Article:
MHP   |  October 27, 2012

Campaigns surpass $2 billion fundraising milestone

The presidential campaigns have officially surpassed the billion dollar mark in election fundraising - two times over. Ben Cohen, co-founder of Ben and Jerry’s Ice Cream; political commentator Valarie Kaur, the Public Campaign Action Fund’s David Donnelly, and Republican analyst Leslie Sanchez join Melissa Harris-Perry to talk about the state of campaign finance.

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This content comes from Closed Captioning that was broadcast along with this program.

>>> it's just common sense.

>>> this morning, my question. what is the strategy for election protection? plus, even if this scares you, you've got to accept it. our national fate rests in the hands of the young. and i've been a college professor for 15 years, but it turns out i know very little about college. but first, how much money would it take to buy your vote?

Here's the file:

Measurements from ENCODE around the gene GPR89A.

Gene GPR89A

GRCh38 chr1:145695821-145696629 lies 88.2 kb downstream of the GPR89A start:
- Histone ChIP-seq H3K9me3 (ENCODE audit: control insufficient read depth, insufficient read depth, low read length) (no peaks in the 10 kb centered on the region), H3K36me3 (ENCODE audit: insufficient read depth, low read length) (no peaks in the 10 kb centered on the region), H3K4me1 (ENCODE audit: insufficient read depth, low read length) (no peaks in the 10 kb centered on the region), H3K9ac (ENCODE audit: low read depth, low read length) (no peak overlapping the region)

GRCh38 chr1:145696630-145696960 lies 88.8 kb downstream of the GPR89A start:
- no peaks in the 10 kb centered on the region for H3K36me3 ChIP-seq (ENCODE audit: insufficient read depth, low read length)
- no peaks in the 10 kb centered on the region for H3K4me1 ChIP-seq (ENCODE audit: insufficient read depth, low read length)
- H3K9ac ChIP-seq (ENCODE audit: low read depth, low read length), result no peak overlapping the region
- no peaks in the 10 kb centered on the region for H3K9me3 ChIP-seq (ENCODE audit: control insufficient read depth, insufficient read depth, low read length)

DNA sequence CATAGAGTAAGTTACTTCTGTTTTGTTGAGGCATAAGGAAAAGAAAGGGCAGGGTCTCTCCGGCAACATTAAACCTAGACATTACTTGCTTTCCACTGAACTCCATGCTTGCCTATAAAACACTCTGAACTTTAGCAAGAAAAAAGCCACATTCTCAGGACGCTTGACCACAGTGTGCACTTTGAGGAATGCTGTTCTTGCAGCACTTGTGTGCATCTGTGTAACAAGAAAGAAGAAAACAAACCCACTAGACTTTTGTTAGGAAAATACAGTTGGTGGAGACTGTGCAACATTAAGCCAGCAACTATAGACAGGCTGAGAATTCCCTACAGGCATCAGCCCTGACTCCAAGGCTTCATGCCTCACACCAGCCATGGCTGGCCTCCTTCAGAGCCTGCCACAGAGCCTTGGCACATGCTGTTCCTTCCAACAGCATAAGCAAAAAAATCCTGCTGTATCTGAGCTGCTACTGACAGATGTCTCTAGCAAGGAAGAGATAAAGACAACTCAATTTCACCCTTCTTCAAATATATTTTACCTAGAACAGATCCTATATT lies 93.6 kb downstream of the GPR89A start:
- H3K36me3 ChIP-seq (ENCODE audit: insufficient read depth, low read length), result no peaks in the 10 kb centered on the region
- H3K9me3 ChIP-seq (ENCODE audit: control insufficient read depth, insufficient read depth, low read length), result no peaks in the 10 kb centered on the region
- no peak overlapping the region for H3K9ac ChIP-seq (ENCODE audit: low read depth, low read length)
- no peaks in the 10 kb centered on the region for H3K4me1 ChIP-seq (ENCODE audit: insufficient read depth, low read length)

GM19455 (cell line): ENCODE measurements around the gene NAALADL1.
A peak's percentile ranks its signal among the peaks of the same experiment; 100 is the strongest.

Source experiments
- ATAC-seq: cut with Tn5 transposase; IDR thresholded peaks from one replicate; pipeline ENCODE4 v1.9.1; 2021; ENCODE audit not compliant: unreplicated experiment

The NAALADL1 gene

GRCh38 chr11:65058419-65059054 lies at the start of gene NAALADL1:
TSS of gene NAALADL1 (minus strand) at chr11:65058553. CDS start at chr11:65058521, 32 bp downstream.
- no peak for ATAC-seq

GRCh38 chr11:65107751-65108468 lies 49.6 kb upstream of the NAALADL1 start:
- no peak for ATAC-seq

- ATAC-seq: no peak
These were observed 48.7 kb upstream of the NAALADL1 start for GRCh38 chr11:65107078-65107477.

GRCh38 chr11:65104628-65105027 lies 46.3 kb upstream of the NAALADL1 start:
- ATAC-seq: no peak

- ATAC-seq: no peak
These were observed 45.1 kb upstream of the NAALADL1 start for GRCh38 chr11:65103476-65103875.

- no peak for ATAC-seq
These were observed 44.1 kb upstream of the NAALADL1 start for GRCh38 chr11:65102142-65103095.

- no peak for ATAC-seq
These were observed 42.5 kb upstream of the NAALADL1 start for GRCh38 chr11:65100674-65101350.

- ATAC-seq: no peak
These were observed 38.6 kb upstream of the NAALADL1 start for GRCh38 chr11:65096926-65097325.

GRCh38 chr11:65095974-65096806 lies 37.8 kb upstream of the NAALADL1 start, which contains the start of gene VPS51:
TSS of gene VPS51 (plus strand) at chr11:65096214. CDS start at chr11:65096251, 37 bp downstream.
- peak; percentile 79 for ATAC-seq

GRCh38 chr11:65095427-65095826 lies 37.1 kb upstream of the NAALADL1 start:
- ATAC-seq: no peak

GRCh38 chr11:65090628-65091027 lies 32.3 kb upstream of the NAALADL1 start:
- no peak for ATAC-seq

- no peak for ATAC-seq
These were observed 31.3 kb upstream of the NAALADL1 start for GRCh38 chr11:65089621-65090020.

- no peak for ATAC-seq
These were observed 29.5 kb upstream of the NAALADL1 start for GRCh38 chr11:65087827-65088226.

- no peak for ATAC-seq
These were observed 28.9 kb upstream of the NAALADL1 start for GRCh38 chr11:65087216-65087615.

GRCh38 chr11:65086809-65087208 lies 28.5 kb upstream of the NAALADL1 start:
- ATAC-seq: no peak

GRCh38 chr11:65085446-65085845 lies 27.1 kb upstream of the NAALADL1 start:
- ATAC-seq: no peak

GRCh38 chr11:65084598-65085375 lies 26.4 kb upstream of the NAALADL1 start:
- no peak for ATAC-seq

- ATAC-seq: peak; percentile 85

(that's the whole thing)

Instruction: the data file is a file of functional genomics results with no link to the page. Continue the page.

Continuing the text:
>>> good morning. i'm melissa harris-perry. before we get to politics this morning, i want to give you a quick update on sandy. the storm which overnight had been downgraded to tropical storm status is now back to hurricane-force winds. sandy will continue moving away from the northwest this morning and move parallel to the southeast coast of the united states through the weekend. serious and life-threatening weather conditions are expected as early as tomorrow evening from outer banks to new england. new york, pennsylvania, maryland, virginia and north carolina plus the district of column yeah have already declared states of emergency . a tropical storm warning is in effect for parts of florida. we'll have more updates on sandy later in the program. right now i want to turn to politics. this, my friends, is $26.86. $26.86, not a hunl amount of money. certainly not enough for a spiffy new iphone 5. it will get you plenty of itunes downloads. not enough to take the whole family to the movies, but you could probably treat yourself to lunch at applebee's. imagine that $26.86 compounded every second. that is $1,611.60 a minute. that's $96,696 an hour or $2.3 million a day. suddenly $26.86 doesn't seem so modest because $26.86 is how much both candidates combined are spending every second of every day this election cycle which is why on thursday, we cross a milestone in american politics . a big fat $2 billion milestone. the 2012 presidential election has officially become the billion dollar race twice. in the first two weeks of this month alone, president obama , the dnc and related fund-raising committees have raked in $88.8 million. not to be out done, mitt romney 's fund-raising machine and his friends rauld in $111.8 million. what's all that cash buying? the candidates hope these dollars are going to buy your votes. in these ninl super heated days of campaigning, they are raining down e-mails on their donor lifts, multiple times every day. each message promises for a small donation, maybe 26 bucks, you can help to ensure victory for your presidential candidate . for a few dollars more, maybe 86 cents you can a helpful majority in congress, too. what a bargain! government for sale for the low, low price of $26.86 a second. of course, these dollars don't buy votes directly, they buy fancy rallies, irritating phone calls, direct mailing and tv ads. 900,000 ads have aired in the general election race for the president so far. in the first weeks of this month, that means 112,000 pro president obama ads blanketed the air adds and 97,000 pro romney ads reached your television sets. a 45% increase from the number that ran in 2008 . for the next ten days, 43,000 political ads will air each day. but with numbers this big, nearly $27 a second, maybe we've reached saturation. if you've seen 42,000 ads, do 43,000 really make a difference? just ask coke and pepsi if they think advertising dollars matter. money can change preferences which is just what the campaigns are hoping what will happen in ohio where, let's face it, votes are definitely worth more. $177 million have been poured into the buckeye state to impress dwing voters in dayton, columbus and cincinnati. ohio has overtaken florida as the state that has seen the most money in the presidential election . this week ohio went platinum, $175 million in spending in a seven difficult period. polls show much of the lech tart is concerned about the new heights of giving and expending. but who can hear their concern over the sound of all that cash raining down. today adjusted for inflation the most expensive race per vote is the 1896 presidential race of the two williams. karl rove 's hero mark hannah helped william mckinley garner 51% of the vote by outspending william jennings bryant , smushing that william into the ground. all these years later we still haven't topped hannah. one political scientists at the university of denver spent time to calculate exactly how much each vote cost. in 1896 each vote was worth approximately $15 of today's money. 116 years after the record was set, get ready for a new one, because 2012 looks to be the year when campaigns and outside groups combined spend more than $25 per american voter. $25 a voter, 26 bucks a second, it all leads me to ask, is your vote for sale. if it is, what does it cost our democracy? at the table ben cohen , co-founder of none other than ben & jerry's ice cream and head stam per, devoted to bringing awareness to money in politics. valer valerie core, david donnelly, executive director of the public campaign action fund and lesley sanchez, author of "you've come a long way baby." thanks to my panel for being here this morning. as we were doing these calculations, i just kept thinking, i cannot believe that it is this expensive. are people's votes simply for sale?